The suture thread used should be the smallest size which will give adequate tensile strength to keep skin together. Finer sutures have less tissue reaction but are more difficult to handle for the inexperienced. The off-grid medic should consider using somewhat thicker sutures that can be more easily handled.

ABSORBABLE SUTURES

Absorbable chromic gut suture

In addition to diameters, sutures are classified as absorbable and non-absorbable.  An absorbable suture is one that will break down spontaneously over time (but not before the tissue has mostly healed).

Absorbable sutures have the advantage of not requiring removal.  They can be used in a number of deep layers, such as muscle, fat, organs, etc.  A classic example of this is “catgut”, actually made from the intestines of cows or sheep. Since these sutures are made from multiple fibers, they remain extremely strong in the first few days of healing.

plain “catgut”

Catgut is usually found in “plain” and “chromic” varieties. Plain gut absorbs very quickly but has a tendency to cause tissue inflammation. When dipped in a chromic salt solution, catgut retains tensile strength in the body longer and causes less of a reaction, while still remaining absorbable.

Gut sutures are used today to close tissue that heals rapidly, such as vaginal lacerations from childbirth or in the oral cavity.

Newer absorbables are synthetic. These include:

  • PDS (polydiaxonone)
  • Monocryl (poliglecaprone 25)
  • Vicryl (polyglactin)
  • Maxon (polyglyconate)
  • Dexon (polyglycolic acid)

These sutures retain their tensile strength for varying lengths of time. They cause less tissue inflammation due to an absorption process different than that of gut.

Vicryl sutures are used for approximating muscle or fat layers, as well as lower layers of skin. Maxon and Monocryl can also be used for soft tissue as well as for cosmetic procedures where visible sutures aren’t desired. PDS is used to stitch muscle and fascia tissue.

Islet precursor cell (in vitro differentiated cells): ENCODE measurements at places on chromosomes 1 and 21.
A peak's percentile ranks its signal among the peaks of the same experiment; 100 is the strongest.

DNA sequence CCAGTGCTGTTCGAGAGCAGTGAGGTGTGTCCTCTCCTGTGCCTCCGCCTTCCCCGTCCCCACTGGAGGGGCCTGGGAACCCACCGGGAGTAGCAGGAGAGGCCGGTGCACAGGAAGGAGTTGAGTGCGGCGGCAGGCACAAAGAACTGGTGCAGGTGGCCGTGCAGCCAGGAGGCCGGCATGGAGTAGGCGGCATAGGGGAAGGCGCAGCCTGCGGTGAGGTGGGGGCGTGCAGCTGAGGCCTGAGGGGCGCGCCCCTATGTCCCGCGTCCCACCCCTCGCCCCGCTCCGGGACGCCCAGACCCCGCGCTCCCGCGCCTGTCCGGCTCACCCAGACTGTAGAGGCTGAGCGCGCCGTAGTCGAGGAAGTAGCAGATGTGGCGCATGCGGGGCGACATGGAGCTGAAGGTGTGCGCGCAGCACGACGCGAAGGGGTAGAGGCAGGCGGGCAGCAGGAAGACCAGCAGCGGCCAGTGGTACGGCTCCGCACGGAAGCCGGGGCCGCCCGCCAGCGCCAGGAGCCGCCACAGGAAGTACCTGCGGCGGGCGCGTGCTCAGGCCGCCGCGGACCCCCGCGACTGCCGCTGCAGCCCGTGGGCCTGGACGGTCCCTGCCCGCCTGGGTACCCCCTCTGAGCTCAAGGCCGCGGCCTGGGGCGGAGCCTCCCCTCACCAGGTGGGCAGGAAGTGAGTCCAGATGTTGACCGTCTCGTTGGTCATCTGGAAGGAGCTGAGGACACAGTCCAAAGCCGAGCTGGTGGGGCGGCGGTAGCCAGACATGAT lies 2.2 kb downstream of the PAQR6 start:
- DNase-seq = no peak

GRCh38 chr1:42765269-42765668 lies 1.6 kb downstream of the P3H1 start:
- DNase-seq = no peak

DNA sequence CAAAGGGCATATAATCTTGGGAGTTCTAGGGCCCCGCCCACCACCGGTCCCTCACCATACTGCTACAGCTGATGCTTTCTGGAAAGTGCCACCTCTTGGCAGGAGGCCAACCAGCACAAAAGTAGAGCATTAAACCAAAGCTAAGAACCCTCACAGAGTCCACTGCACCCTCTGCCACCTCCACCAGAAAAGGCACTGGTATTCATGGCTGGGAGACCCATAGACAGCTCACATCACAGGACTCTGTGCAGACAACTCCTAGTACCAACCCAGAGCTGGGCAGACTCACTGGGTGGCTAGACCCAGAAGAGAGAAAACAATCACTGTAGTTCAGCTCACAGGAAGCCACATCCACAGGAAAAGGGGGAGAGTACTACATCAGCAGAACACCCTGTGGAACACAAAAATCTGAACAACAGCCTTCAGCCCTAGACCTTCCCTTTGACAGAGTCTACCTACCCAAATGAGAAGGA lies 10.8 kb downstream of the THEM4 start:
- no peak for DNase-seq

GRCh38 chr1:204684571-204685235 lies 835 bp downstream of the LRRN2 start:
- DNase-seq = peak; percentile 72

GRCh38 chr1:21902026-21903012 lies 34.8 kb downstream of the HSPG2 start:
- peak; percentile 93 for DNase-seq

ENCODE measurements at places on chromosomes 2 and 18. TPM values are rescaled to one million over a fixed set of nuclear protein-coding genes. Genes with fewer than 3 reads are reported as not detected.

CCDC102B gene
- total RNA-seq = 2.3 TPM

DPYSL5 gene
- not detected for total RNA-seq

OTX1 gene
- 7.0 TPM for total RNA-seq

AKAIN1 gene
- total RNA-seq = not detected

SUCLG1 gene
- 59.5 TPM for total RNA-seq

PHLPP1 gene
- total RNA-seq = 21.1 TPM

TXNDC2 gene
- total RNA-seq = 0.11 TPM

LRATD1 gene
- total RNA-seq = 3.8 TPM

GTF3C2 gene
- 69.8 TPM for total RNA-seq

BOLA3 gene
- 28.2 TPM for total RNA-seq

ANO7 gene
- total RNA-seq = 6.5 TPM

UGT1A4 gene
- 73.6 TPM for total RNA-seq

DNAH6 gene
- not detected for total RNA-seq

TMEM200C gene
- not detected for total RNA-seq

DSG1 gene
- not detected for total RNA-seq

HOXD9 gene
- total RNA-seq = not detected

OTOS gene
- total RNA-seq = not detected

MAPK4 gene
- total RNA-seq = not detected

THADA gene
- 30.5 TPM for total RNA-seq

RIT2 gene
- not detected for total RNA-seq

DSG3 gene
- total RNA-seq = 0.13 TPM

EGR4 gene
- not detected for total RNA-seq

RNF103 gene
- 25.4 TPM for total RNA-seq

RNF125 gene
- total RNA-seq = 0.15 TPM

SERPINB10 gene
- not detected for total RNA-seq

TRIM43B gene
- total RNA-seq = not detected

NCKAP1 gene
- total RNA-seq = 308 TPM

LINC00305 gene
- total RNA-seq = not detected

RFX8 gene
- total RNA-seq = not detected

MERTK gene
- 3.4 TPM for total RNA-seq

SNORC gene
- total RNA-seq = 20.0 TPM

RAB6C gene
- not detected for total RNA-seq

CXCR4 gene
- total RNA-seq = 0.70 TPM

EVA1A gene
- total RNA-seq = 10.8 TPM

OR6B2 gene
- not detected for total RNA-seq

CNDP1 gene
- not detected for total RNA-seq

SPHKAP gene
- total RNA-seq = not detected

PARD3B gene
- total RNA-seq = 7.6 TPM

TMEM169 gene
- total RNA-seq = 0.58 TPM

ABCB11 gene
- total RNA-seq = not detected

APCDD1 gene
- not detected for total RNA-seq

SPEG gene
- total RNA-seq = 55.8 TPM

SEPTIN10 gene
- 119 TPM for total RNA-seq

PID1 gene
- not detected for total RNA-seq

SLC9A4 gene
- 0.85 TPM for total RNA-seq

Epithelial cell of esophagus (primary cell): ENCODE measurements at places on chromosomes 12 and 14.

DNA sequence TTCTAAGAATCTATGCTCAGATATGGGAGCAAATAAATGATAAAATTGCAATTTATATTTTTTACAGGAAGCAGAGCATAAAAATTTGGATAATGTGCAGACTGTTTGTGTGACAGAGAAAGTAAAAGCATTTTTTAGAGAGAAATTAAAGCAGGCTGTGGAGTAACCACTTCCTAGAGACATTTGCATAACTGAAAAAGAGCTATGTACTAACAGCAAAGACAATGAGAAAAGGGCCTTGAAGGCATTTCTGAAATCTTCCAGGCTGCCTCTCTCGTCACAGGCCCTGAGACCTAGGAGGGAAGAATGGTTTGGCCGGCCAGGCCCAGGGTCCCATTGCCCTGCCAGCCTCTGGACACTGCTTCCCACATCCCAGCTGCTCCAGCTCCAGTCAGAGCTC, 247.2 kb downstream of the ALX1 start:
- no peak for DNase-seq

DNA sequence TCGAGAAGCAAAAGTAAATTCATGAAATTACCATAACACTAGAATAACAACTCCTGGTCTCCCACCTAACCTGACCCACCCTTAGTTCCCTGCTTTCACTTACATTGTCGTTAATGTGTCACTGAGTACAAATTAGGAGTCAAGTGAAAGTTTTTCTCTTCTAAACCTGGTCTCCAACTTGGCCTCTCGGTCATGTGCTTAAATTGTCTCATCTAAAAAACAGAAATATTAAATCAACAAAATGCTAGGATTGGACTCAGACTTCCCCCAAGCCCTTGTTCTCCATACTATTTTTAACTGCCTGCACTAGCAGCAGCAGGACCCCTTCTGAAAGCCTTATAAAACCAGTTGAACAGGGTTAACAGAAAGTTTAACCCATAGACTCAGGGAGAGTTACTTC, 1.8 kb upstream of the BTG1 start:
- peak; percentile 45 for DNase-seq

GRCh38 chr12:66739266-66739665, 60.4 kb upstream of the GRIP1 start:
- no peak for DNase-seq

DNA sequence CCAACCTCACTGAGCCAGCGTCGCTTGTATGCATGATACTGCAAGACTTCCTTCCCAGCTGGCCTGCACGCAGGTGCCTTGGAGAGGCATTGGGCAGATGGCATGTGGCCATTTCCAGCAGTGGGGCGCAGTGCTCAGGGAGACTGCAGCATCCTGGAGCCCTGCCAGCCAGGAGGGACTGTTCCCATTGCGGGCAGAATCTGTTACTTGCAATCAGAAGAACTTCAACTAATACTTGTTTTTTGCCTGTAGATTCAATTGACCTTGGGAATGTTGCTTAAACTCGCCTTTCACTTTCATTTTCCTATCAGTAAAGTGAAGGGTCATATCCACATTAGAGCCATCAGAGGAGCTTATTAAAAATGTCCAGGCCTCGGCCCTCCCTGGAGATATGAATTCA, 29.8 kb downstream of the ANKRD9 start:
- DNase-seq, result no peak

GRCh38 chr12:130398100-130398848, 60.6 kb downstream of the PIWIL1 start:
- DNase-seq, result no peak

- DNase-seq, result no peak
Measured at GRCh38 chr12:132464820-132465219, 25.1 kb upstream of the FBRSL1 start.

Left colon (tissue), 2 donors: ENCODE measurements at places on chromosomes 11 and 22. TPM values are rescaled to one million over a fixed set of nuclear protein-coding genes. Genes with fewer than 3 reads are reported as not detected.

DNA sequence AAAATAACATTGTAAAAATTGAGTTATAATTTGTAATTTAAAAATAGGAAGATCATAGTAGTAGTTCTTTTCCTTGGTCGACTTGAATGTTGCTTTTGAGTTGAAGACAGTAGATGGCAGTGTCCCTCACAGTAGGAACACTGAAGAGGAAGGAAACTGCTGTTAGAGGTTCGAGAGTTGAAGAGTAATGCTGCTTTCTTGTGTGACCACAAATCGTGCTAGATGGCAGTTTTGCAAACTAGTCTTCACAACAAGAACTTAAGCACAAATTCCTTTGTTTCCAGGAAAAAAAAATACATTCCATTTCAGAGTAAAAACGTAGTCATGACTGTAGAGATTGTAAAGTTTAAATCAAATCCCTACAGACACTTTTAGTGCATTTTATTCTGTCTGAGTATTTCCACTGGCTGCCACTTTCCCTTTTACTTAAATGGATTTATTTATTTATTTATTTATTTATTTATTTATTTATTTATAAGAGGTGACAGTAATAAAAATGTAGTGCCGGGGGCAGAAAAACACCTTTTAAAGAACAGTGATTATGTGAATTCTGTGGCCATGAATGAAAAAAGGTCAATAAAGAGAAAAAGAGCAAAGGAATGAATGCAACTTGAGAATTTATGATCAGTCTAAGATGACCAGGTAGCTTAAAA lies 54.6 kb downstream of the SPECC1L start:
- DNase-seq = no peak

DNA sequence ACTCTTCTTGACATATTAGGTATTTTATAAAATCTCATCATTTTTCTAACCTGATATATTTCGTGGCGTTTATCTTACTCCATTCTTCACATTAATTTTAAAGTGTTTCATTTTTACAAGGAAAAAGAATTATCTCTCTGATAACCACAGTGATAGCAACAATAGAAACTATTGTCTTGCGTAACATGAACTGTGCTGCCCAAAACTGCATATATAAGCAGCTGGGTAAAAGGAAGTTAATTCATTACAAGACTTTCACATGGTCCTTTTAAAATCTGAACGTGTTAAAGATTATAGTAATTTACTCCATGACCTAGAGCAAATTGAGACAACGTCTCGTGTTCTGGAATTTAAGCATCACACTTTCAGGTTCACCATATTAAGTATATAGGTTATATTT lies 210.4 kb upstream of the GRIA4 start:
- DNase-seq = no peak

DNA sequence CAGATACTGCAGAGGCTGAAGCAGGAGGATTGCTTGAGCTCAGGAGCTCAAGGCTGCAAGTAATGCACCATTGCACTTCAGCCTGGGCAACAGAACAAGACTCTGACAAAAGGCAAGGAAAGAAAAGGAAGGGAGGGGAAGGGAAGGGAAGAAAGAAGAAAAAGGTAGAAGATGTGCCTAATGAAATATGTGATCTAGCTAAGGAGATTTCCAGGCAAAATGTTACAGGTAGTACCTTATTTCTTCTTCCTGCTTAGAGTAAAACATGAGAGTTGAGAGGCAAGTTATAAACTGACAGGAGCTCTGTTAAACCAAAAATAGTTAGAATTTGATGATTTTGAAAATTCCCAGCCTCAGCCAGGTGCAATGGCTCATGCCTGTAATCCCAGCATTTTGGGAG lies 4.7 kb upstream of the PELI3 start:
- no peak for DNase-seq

Besides the classic synthetic sutures, new subtypes such as Vicryl Rapide, Vicryl Plus and PDS II exist. These may take less or more time to dissolve than the originals.

(Aside: Every physician has their own preference for sutures that relate to their experience, schooling, and other factors. For example, it is considered old-fashioned by many to use stitches for closing surgical incisions on skin, as most close skin wounds with staples. A randomized, clinical trial, however, found that women who had C-sections with dissolvable stitches were 57% less likely to have wound complications than those whose wounds were closed with staples. I used this method (known as a “subcuticular” closure) with good results for 20 years.)

NONABSORBABLE SUTURES

Nonabsorbable sutures are those that stay in the body indefinitely or, at least, for a very long time. Normally. They are best used in skin closures or situations that require prolonged tensile strength.

Nonabsorbable sutures can be used in deep layers in certain situations. They cause less tissue reaction, although a small remnant may be felt where the body’s immune system walled it off (known as a “granuloma” or “encapsulation”).

Nonabsorbable sutures can be separated into synthetic single-stranded monofilaments and braided natural or synthetic multifilaments.

Single-stranded monofilaments include Ethilon (nylon) and Prolene (polypropylene). Braided natural multifilaments include braided surgical silk or cotton. Ethibond is the most commonly-used synthetic multifilament.

Nylon monofilament suture

Monofilaments like Nylon are slightly less likely to harbor bacteria, whereas braided multifilaments have tiny nooks and crannies which may serve as hideouts for microbes. The difference in infection rate is very small, however.

Monofilaments also glide more easily through tissue, but may require more knots to stay in place than a braided multifilament like silk. While multifilamentous thread tends to come out straight, monofilaments retain the same S-shape in which they were packaged. This is more an annoyance for the inexperienced than anything else.

Braided surgical silk suture

Braided surgical silk is easier to handle than nylon, especially for novices, and is often used for teaching purposes. 2-0 and 3-0 are sizes considered too thick by many surgeons, but are useful for teaching aspiring off-grid medics to learn surgical knot-tying. Although scarring may be more noticeable, this is a secondary issue in survival scenarios.